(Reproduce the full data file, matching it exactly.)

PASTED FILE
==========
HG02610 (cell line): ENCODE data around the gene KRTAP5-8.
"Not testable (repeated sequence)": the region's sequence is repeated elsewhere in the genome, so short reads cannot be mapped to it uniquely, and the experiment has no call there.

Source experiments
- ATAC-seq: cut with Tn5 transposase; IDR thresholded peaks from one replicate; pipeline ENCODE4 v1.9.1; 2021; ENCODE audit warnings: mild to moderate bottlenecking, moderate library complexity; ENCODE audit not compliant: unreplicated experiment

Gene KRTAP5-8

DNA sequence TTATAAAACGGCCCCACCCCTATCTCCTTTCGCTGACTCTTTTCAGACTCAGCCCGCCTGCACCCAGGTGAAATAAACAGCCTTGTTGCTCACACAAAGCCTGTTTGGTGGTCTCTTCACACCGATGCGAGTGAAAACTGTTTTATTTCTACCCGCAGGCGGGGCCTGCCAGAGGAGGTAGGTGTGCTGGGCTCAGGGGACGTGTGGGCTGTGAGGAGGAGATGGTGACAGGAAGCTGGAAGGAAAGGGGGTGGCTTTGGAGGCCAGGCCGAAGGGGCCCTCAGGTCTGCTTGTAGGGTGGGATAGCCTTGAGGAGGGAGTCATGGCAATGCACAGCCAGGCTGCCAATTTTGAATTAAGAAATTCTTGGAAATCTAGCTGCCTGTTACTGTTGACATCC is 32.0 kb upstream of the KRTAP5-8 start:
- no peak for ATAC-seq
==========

HG02610 (cell line): ENCODE data around the gene KRTAP5-8.
"Not testable (repeated sequence)": the region's sequence is repeated elsewhere in the genome, so short reads cannot be mapped to it uniquely, and the experiment has no call there.

Source experiments
- ATAC-seq: cut with Tn5 transposase; IDR thresholded peaks from one replicate; pipeline ENCODE4 v1.9.1; 2021; ENCODE audit warnings: mild to moderate bottlenecking, moderate library complexity; ENCODE audit not compliant: unreplicated experiment

Gene KRTAP5-8

DNA sequence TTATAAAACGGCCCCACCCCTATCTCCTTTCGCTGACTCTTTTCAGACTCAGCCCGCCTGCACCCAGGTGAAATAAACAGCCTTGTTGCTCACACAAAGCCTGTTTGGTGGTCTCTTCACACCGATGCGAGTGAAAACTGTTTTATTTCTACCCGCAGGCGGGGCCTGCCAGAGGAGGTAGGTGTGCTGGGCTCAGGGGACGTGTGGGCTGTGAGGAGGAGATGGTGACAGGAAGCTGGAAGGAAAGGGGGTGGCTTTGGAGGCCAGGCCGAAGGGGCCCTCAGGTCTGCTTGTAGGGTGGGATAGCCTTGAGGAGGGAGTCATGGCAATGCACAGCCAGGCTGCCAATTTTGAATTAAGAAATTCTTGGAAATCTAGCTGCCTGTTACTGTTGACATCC is 32.0 kb upstream of the KRTAP5-8 start:
- no peak for ATAC-seq